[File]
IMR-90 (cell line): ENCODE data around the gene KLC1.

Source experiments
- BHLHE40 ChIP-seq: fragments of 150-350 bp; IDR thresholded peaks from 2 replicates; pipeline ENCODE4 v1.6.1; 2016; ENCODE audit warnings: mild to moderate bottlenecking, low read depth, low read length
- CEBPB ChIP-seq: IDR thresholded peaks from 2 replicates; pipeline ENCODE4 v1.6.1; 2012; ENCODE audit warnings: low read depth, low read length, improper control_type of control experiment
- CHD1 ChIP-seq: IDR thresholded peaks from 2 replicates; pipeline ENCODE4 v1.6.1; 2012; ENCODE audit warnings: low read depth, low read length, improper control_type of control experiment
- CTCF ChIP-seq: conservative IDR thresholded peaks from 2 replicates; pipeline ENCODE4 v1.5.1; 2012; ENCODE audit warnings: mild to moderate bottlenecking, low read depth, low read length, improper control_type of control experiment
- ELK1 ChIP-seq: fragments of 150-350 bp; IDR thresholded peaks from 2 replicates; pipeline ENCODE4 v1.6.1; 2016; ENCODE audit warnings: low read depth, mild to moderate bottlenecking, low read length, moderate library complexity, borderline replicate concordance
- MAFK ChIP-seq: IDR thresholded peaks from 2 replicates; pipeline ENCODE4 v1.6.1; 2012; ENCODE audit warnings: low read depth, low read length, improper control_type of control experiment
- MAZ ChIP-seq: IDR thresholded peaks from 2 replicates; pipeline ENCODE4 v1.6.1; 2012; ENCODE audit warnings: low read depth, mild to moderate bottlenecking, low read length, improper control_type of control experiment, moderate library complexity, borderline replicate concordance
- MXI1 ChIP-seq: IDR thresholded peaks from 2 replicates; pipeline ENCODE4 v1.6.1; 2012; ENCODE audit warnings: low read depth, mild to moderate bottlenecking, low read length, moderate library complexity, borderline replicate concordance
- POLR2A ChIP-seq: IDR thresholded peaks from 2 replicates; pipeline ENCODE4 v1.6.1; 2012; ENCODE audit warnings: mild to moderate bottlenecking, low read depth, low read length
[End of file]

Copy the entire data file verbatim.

IMR-90 (cell line): ENCODE data around the gene KLC1.

Source experiments
- BHLHE40 ChIP-seq: fragments of 150-350 bp; IDR thresholded peaks from 2 replicates; pipeline ENCODE4 v1.6.1; 2016; ENCODE audit warnings: mild to moderate bottlenecking, low read depth, low read length
- CEBPB ChIP-seq: IDR thresholded peaks from 2 replicates; pipeline ENCODE4 v1.6.1; 2012; ENCODE audit warnings: low read depth, low read length, improper control_type of control experiment
- CHD1 ChIP-seq: IDR thresholded peaks from 2 replicates; pipeline ENCODE4 v1.6.1; 2012; ENCODE audit warnings: low read depth, low read length, improper control_type of control experiment
- CTCF ChIP-seq: conservative IDR thresholded peaks from 2 replicates; pipeline ENCODE4 v1.5.1; 2012; ENCODE audit warnings: mild to moderate bottlenecking, low read depth, low read length, improper control_type of control experiment
- ELK1 ChIP-seq: fragments of 150-350 bp; IDR thresholded peaks from 2 replicates; pipeline ENCODE4 v1.6.1; 2016; ENCODE audit warnings: low read depth, mild to moderate bottlenecking, low read length, moderate library complexity, borderline replicate concordance
- MAFK ChIP-seq: IDR thresholded peaks from 2 replicates; pipeline ENCODE4 v1.6.1; 2012; ENCODE audit warnings: low read depth, low read length, improper control_type of control experiment
- MAZ ChIP-seq: IDR thresholded peaks from 2 replicates; pipeline ENCODE4 v1.6.1; 2012; ENCODE audit warnings: low read depth, mild to moderate bottlenecking, low read length, improper control_type of control experiment, moderate library complexity, borderline replicate concordance
- MXI1 ChIP-seq: IDR thresholded peaks from 2 replicates; pipeline ENCODE4 v1.6.1; 2012; ENCODE audit warnings: low read depth, mild to moderate bottlenecking, low read length, moderate library complexity, borderline replicate concordance
- POLR2A ChIP-seq: IDR thresholded peaks from 2 replicates; pipeline ENCODE4 v1.6.1; 2012; ENCODE audit warnings: mild to moderate bottlenecking, low read depth, low read length